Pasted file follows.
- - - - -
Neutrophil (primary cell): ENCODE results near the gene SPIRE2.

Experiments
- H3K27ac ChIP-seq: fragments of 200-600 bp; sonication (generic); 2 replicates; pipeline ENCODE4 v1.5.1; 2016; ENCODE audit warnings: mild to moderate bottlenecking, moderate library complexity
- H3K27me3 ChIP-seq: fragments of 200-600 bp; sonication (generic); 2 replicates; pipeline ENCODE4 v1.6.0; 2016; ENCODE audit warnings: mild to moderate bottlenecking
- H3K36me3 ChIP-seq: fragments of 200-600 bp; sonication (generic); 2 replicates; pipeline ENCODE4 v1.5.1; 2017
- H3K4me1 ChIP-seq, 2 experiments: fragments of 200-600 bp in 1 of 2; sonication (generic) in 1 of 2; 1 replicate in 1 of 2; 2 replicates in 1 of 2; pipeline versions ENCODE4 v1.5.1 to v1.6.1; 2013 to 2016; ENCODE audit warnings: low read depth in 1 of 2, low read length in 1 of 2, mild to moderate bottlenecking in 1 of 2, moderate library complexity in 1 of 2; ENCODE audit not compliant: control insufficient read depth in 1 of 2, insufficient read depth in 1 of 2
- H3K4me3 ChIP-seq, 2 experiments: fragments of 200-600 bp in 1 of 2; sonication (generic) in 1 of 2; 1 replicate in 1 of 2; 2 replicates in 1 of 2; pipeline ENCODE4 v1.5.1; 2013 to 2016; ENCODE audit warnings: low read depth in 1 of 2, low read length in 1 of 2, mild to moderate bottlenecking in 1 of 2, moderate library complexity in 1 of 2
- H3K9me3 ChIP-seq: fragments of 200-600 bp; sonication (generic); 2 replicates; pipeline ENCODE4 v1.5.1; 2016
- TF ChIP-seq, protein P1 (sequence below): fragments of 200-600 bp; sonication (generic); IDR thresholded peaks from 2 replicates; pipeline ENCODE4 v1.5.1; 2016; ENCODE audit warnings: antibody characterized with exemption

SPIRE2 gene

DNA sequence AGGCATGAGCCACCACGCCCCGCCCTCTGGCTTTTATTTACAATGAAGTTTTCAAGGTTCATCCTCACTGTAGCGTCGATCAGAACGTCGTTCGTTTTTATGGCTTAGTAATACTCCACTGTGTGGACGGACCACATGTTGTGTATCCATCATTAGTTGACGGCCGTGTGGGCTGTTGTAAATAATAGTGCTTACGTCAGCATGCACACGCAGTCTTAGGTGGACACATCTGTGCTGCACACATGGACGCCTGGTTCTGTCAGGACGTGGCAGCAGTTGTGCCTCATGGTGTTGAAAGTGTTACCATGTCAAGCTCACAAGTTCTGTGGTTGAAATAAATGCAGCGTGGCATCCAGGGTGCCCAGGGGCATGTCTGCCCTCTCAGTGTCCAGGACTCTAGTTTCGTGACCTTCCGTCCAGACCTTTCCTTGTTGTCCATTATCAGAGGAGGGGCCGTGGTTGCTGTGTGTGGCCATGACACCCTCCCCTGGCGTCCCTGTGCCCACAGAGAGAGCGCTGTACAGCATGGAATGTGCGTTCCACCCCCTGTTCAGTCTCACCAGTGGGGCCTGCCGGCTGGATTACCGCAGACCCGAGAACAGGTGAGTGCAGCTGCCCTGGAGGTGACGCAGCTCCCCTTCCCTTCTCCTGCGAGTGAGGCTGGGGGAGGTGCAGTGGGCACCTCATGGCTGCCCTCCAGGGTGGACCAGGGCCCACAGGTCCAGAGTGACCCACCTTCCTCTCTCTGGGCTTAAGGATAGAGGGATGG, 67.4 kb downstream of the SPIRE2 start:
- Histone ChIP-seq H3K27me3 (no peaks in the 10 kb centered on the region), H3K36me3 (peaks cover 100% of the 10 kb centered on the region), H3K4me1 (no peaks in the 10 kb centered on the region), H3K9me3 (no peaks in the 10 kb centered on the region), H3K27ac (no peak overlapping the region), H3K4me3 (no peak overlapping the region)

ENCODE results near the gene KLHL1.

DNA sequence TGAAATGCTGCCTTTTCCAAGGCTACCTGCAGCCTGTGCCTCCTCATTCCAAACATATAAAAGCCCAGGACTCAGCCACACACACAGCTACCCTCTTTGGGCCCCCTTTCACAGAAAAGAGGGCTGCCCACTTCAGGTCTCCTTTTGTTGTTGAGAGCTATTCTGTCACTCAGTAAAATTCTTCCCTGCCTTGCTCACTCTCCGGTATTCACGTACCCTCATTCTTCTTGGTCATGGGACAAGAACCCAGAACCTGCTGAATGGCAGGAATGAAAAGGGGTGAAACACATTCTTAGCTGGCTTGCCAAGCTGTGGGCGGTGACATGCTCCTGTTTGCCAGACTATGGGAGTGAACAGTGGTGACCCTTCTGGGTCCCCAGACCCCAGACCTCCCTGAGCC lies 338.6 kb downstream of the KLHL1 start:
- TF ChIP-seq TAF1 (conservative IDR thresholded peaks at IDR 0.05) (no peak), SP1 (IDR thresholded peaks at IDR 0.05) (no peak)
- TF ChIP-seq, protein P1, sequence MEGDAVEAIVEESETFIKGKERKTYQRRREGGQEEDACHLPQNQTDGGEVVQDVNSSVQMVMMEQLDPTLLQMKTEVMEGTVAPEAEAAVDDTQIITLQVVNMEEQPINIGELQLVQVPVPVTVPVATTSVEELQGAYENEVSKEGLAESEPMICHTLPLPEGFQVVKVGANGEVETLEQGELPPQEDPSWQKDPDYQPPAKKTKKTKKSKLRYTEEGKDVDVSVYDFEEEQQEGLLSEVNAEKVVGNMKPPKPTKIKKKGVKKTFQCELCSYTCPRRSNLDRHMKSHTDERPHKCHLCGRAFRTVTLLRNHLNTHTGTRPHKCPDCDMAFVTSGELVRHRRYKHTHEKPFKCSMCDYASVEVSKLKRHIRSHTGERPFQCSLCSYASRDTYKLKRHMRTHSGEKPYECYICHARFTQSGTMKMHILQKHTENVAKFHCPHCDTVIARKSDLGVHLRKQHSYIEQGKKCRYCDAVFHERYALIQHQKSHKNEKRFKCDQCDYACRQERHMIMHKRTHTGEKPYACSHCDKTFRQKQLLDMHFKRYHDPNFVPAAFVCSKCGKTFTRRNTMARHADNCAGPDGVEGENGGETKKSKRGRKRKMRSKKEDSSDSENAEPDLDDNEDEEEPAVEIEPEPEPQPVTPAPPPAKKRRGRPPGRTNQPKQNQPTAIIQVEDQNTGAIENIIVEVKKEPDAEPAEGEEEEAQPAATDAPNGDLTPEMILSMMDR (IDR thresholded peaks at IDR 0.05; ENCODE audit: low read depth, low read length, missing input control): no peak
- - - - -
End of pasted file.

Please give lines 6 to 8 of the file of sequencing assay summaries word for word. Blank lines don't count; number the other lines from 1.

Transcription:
- H3K4me1 ChIP-seq, 2 experiments: fragments of 200-600 bp in 1 of 2; sonication (generic) in 1 of 2; 1 replicate in 1 of 2; 2 replicates in 1 of 2; pipeline versions ENCODE4 v1.5.1 to v1.6.1; 2013 to 2016; ENCODE audit warnings: low read depth in 1 of 2, low read length in 1 of 2, mild to moderate bottlenecking in 1 of 2, moderate library complexity in 1 of 2; ENCODE audit not compliant: control insufficient read depth in 1 of 2, insufficient read depth in 1 of 2
- H3K4me3 ChIP-seq, 2 experiments: fragments of 200-600 bp in 1 of 2; sonication (generic) in 1 of 2; 1 replicate in 1 of 2; 2 replicates in 1 of 2; pipeline ENCODE4 v1.5.1; 2013 to 2016; ENCODE audit warnings: low read depth in 1 of 2, low read length in 1 of 2, mild to moderate bottlenecking in 1 of 2, moderate library complexity in 1 of 2
- H3K9me3 ChIP-seq: fragments of 200-600 bp; sonication (generic); 2 replicates; pipeline ENCODE4 v1.5.1; 2016